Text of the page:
Reaching out for him absurdly, Upton said, “Ben, please come back inside.”

“What’s the point?” Ben spat, fury incarnate. “I’m dead anyway, you’ve seen to that!”

“Ben, please . . .”

“Stop saying fucking ‘please’!” Ben screamed at nauseating, fat little turd. “‘Please, please, fucking pretty please, Ben!’ If you’d ‘please’ left me the fuck alone we wouldn’t all be up here right now! We wouldn’t all be about to die!”

“Ben, this is not the way to confront your phobia!”

Now Ben did smile. He hadn’t even thought of it that way, but if he did jump it truly would be the ultimate fuck-you to antigravity, wouldn’t it? “Oh, I beg to differ! It’s not like I’ve got anything to lose. I probably won’t even hit the ground.”

“Ben, come on . . .”

“Maybe I’ll wave to you as I fly back up!”

“Ben, please! I’ve lost Mum, I can’t lose you, too!”

Ben turned to face his sister, shaken to his core. Her voice was tinged with such honest, heart-broken anguish that it instantly extinguished his rage, leaving behind the scorched wasteland of a shattered soul.

Of all the things in the world, Ben found himself thinking about the clock he’d glanced at above the Grove’s main entrance. He calculated that it must be past 12 o’clock by now—in the last two and a half hours he’d experienced a greater fluctuation of emotions than many people do in a lifetime. Love and hate. Joy and loss. He’d wandered the wastes of desolation, and had treacherous hope snatched away from him time and time again. But nothing compared to the shame he felt now. You truly have failed. You failed yourself, you failed Laura, you failed your mother. You were ready to kill your sister, your own flesh and blood, the only person in the world who gives a damn about you, all because she was trying to save your worthless fucking life. Don’t you get it?

She doesn’t understand, you fucking idiot!

She can’t be expected to understand!

No-one could.

But I do now.

Seeing that Ben was wavering, Upton tried again. “Ben. Ben, listen to me. It’s not too late.” But that was just it—it was too late. That was why he’d tried to trap Laura in the cellar two days ago. That was why he needed to look out the window this morning. That was why fate, personified by his sister along with the good doctor and representatives of the Cranford constabulary, had conspired to drag him out of his shelter, away from his supplies and safeguards. Because it was here, and Ben knew it. And he knew now that he was destined not to survive it. The dreams weren’t meant to save him.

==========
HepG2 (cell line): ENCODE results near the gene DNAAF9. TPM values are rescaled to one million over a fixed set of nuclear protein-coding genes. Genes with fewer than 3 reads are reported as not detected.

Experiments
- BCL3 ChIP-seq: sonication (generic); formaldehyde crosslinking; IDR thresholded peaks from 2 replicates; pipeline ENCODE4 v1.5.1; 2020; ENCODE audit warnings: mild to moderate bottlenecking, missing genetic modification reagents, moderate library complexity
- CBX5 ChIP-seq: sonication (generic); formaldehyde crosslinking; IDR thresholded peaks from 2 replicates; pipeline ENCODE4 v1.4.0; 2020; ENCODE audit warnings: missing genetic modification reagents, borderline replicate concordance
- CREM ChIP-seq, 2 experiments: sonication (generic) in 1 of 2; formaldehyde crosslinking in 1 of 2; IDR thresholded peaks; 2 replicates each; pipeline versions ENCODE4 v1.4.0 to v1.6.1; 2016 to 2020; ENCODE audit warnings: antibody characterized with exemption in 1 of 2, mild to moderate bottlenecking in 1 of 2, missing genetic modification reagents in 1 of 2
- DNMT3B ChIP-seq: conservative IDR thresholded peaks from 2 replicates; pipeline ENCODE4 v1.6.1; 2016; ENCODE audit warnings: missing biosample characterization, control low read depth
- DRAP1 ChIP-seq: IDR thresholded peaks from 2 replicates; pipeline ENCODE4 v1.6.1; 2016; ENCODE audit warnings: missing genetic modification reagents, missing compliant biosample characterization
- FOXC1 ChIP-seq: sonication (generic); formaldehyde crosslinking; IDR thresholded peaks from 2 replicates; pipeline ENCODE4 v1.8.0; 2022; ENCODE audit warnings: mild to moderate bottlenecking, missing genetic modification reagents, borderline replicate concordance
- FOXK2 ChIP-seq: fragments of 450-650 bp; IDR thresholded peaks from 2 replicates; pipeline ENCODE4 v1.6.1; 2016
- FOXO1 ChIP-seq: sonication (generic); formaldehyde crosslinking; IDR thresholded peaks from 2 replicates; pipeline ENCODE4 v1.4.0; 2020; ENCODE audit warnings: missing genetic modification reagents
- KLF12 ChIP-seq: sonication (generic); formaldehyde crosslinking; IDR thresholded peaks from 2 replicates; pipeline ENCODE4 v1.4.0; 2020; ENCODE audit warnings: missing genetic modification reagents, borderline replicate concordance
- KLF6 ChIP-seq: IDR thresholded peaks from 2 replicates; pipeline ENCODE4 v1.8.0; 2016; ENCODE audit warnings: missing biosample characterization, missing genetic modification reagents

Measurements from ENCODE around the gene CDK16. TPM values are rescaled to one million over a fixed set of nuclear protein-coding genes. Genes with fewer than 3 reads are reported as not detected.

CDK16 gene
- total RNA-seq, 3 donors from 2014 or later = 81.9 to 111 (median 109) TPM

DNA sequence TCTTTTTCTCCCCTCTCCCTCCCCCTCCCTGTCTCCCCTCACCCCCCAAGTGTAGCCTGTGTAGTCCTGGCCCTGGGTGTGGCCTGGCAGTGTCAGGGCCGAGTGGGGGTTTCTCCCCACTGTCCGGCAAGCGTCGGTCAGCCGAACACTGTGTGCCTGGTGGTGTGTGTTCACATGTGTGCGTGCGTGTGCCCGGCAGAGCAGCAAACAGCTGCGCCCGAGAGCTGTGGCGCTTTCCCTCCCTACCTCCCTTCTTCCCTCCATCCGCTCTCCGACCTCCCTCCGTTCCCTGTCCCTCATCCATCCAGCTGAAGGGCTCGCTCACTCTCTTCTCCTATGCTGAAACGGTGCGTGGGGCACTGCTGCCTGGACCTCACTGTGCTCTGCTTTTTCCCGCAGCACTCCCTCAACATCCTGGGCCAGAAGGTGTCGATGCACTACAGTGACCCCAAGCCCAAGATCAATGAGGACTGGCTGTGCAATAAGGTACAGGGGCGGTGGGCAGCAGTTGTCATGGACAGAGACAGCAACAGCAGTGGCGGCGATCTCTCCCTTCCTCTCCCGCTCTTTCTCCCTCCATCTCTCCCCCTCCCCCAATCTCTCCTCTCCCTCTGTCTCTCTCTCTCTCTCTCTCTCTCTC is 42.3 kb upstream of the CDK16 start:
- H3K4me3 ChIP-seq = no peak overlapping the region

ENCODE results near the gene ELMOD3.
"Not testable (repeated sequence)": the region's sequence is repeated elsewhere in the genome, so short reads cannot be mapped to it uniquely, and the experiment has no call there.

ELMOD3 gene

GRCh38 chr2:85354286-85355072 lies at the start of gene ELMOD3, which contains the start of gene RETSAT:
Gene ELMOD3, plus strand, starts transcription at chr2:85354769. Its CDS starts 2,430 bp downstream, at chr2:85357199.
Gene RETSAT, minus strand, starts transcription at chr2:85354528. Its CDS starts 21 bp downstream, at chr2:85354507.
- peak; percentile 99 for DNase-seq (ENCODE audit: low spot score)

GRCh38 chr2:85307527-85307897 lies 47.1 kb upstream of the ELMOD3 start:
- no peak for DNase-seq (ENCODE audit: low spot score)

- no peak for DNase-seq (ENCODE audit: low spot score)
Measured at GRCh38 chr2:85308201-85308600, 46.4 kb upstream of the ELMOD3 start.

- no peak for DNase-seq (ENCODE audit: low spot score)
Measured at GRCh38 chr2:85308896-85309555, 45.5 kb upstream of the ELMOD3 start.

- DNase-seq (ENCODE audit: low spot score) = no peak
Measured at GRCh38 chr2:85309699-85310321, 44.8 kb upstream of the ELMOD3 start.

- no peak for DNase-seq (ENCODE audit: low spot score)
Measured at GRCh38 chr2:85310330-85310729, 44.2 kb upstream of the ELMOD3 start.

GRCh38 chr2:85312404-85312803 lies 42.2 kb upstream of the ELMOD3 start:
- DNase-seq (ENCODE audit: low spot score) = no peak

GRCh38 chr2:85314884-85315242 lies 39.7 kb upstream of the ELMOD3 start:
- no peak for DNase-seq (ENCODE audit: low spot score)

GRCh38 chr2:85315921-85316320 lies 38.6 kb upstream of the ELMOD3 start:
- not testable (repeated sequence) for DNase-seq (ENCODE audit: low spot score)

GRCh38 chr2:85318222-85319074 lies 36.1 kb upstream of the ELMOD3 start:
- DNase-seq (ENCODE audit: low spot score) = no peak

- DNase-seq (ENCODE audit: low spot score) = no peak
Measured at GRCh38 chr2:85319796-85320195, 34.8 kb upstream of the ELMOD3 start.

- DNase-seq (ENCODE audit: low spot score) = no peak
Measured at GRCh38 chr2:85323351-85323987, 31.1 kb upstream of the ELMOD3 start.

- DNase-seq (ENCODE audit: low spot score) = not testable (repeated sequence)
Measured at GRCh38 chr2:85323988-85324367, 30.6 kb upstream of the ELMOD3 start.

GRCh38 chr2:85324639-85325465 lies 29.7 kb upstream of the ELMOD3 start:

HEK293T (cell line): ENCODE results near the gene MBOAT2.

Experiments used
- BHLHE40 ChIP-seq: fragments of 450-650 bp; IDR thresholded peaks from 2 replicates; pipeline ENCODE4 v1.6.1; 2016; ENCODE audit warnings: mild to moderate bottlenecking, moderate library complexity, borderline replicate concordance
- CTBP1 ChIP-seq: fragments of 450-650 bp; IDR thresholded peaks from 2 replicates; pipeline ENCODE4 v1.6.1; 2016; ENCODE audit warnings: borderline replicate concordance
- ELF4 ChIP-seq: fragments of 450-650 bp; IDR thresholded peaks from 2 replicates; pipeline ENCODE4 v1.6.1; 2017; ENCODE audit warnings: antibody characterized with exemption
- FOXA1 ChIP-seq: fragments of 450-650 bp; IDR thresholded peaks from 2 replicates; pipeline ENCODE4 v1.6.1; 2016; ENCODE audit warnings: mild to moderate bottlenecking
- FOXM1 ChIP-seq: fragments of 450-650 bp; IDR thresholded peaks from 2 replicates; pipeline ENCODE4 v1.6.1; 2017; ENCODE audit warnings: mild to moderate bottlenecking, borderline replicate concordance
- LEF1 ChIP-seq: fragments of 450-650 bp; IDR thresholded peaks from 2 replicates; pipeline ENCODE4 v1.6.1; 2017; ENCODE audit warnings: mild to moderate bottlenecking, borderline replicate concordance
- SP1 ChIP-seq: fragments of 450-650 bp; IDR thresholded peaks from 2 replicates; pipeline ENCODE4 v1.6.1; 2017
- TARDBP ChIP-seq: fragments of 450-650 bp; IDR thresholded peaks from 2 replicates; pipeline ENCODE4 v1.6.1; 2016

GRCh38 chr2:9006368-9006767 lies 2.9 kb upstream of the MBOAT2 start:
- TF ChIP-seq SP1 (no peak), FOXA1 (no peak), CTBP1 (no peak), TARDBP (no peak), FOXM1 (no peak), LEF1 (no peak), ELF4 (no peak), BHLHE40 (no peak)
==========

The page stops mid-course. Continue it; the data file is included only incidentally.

They were meant to save Laura.

In a moment of true clarity, Ben appreciated the ridiculousness of the situation—two opposing forces, both convinced they could save the other if only they’d listen to logic. One of them had to be wrong, though, and Ben couldn’t risk the consequences of his being right. “You can’t save me, doctor,” he tried to reason with the man. “You should take Laura and go back inside.”

Upton’s voice was candid but suffused with a hopefulness that belied the clichéd words. “Ben, we both know I can’t.” And Ben did know that. He could only hope that Upton and the police officers would realize the truth and react quickly enough to save themselves.

He looked past them at Laura, and saw the devastation in her face, tears streaming from red-raw eye sockets. He’d never seen his sister display such visceral emotion before. She had lost him, and she knew it. What was left of his humanity wept with her. I will save her, he decided. With my last words I’ll save my sister’s life. “Go back inside, Laura. Please, just go back inside. Go to the carpark in the basement, and stay by the wall. You’ll be safe there.”

She stared at him blankly for a couple of seconds. Then the policemen holding her started to move towards the door, and though Laura resisted briefly she finally gave in and was dragged away sobbing. Ben felt serenity flowing through his body like a gentle breeze. The human race would survive this. And more importantly, because of him, Laura would survive.

Ben turned to face the edge. He could hear the pleas of his pursuers, they sounded distant although they couldn’t have been more than ten feet behind him. But Ben no longer concerned himself with them—he had accepted his fate. He no longer needed their help because finally he was free. Ben finally looked up at the bright blue sky, and for the first time he found that he could appreciate its beauty. It was inviting, like a vast, cool ocean that would cleanse his troubled mind and purify his soul. And so he calmly took his own “one small step” onto the ledge—it felt like the highest step in the world. And as he stood on the precipice of those azure depths, silently, at peace, with his eyes closed and a smile on his face, Benjamin Barry bade farewell to gravity and allowed his feet to leave the ledge, never to return.

Chapter VII

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Falling by Jake Kale is licensed under a Creative Commons Attribution-Non-Commercial-No Derivative Works 2.0 UK: England & Wales License.

Falling – Chapter VII

By Jake Kale

There was a pause, and Ben breathed, blinking his eyes and ignoring the pain in the right one. Then the knocking came again, followed by a voice, faint and muffled by two doorways, but still recognizable. “Ben? Ben, answer the door!”